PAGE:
Montclair State University is set to receive $35,859,000 in funding from the state for the 2019 fiscal year according to the New Jersey Association of State Colleges and Universities.
The New Jersey Secretary of Higher Education Dr. Zakiya Smith Ellis and Gov. Phil Murphy took the podium at Rutgers University in Newark, New Jersey on Tuesday, March 26, in order to announce their plan for higher education.
The primary goal of this new plan is to create an even playing field in the realm of opportunity to attend college and graduate in a timely manner no matter one’s background or financial status.
“This is a student-driven plan, this is not an institution-driven plan,” Murphy said. “This is a plan created through direct engagement with and listening to the needs of our students. To their needs of accessibility and affordability, to their needs for better information when making decisions regarding where to go to school including the real costs.”
Murphy proposed each New Jersey public universities’ funding to the legislature in his annual budget plan. These funds would be coming to the universities for the start of the fall 2019 semester.
Montclair State President Susan Cole stated that the university’s state-based funding is due to two key factors.
“The governor has initially proposed in his budget proposal some funding for certain institutions based on the extent to which they have diverse populations of students and extent to which those students succeed at the institution,” Cole said. “As a result of those metrics, in the budget that the governor proposed to the legislature, Montclair State got some additional funding.”
If Murphy’s funding is passed through, Montclair State would receive the highest amount of funding out of any public university in the state.
Junior business administration and marketing major Mia Stevens believes the funding from the state restores her confidence in the equal chances Montclair State provides to attend the university.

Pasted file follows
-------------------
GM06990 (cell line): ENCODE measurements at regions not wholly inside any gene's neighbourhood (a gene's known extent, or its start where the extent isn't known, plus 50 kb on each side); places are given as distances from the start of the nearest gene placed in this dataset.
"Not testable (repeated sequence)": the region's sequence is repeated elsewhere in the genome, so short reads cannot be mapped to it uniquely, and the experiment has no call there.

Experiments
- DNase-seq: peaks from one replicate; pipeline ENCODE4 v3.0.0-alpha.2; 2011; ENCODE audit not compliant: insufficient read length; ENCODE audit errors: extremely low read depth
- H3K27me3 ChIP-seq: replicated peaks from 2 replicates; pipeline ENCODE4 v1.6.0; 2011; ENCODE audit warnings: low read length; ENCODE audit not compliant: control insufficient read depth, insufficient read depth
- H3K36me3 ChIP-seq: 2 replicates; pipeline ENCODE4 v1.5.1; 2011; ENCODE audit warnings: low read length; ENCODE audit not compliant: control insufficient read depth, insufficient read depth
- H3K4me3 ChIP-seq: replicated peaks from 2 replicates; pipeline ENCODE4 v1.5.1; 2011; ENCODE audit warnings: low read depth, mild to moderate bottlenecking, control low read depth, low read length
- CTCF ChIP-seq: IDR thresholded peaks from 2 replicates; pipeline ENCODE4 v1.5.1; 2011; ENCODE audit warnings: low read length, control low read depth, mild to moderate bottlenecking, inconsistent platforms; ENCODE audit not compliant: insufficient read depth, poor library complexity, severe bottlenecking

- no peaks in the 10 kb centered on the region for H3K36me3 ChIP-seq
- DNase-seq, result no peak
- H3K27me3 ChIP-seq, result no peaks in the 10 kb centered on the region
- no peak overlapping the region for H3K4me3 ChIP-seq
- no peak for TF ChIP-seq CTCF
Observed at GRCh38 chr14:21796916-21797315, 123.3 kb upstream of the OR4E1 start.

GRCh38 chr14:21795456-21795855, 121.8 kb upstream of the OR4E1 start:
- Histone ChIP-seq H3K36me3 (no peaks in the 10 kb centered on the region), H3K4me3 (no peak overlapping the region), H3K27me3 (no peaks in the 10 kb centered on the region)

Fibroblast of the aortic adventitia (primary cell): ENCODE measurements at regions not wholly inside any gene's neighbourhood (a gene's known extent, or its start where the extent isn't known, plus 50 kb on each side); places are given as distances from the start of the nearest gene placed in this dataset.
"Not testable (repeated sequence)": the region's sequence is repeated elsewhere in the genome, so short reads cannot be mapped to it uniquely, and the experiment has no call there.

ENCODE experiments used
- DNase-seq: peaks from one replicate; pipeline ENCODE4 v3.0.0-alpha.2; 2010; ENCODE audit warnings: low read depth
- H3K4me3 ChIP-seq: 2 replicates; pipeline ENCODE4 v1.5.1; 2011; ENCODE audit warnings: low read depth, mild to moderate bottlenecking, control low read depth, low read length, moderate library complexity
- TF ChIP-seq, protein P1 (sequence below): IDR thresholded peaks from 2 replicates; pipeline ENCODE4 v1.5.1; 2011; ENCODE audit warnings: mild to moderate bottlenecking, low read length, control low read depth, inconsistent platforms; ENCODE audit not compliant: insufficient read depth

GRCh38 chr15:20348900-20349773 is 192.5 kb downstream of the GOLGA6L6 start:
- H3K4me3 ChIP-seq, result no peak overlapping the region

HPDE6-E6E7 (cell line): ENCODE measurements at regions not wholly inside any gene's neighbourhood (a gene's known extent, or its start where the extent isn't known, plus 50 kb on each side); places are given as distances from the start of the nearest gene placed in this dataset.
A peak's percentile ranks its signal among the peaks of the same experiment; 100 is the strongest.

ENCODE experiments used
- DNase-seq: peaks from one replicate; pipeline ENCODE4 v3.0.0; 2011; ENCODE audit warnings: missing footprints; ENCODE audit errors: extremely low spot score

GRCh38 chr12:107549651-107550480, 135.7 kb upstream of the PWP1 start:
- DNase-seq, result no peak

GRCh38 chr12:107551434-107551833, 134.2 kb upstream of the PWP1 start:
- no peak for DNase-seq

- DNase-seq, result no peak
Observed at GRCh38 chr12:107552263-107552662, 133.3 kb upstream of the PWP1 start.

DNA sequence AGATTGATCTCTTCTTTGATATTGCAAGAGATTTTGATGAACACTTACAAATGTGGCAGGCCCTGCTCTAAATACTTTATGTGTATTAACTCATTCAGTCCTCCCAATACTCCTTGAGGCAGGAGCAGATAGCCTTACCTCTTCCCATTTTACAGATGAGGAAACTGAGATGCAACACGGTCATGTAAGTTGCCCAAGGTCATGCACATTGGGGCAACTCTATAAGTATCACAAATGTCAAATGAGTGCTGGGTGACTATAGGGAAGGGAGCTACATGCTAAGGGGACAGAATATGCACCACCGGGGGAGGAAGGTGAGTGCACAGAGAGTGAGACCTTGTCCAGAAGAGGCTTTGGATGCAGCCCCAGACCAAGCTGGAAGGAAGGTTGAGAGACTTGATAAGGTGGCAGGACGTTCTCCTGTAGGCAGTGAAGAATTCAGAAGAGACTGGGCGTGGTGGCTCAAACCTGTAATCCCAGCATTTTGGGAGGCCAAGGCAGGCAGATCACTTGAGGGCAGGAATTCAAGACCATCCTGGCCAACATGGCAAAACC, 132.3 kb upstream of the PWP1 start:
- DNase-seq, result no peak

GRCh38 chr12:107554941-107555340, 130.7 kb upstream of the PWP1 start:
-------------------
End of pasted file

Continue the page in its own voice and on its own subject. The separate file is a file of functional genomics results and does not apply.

“I think it’s reassuring to know that the university acknowledges students from all economic backgrounds and allows everyone the opportunity to excel despite financial shortfalls,” Stevens said.
While Montclair State tops the chart in state funding, the overall funding from the state has been on a steady decline each year. Compared to state funding in 2006, the amount for the university has dropped nearly $15 million.
Montclair State has had to take on a lot of debt, especially when it comes to renovating university buildings. This has led to university credit rating agencies, like Moody’s Investor Service and Fitch Ratings, to raise concern on Montclair State’s ability to manage their debt annually moving forward.
“The reason we have the debt is because the state neglected to provide any funding for buildings for decades to the institutions,” Cole said. “The institutions had no choice but to go out to the market to borrow in order to provide the facilities that the students need to be renovated and to maintain [them].”
While state funding is an established problem that New Jersey proposed to work on in their higher education plan, many students on campus aren’t even aware of this problem.
Junior English major Abigail Stokes didn’t have much of a reaction to hearing about the university’s state funding accomplishment.
“My gut reaction because I go here is like, ‘Well, great,’ because it’s us,” Stokes said. “But most students aren’t really aware of how much other universities are getting, or even what we’re getting at all. It’s not something that affects me all that much. I just hear it, and I’m like, ‘Okay, cool.’”
Despite the state providing the university tens of millions of dollars for this years funding, that is only a small percentage of what is needed to alleviate the debt the school has to take on.
Cole was happy to hear that the school was receiving the highest amount of funding for public universities in the state, but it is still not where she wants it to be.
“It’s still not enough funding, but it’s better than no additional funding, which is what we’ve been looking at for a very long time now,” Cole said, “This is at least a small increase, so that’s a good thing.”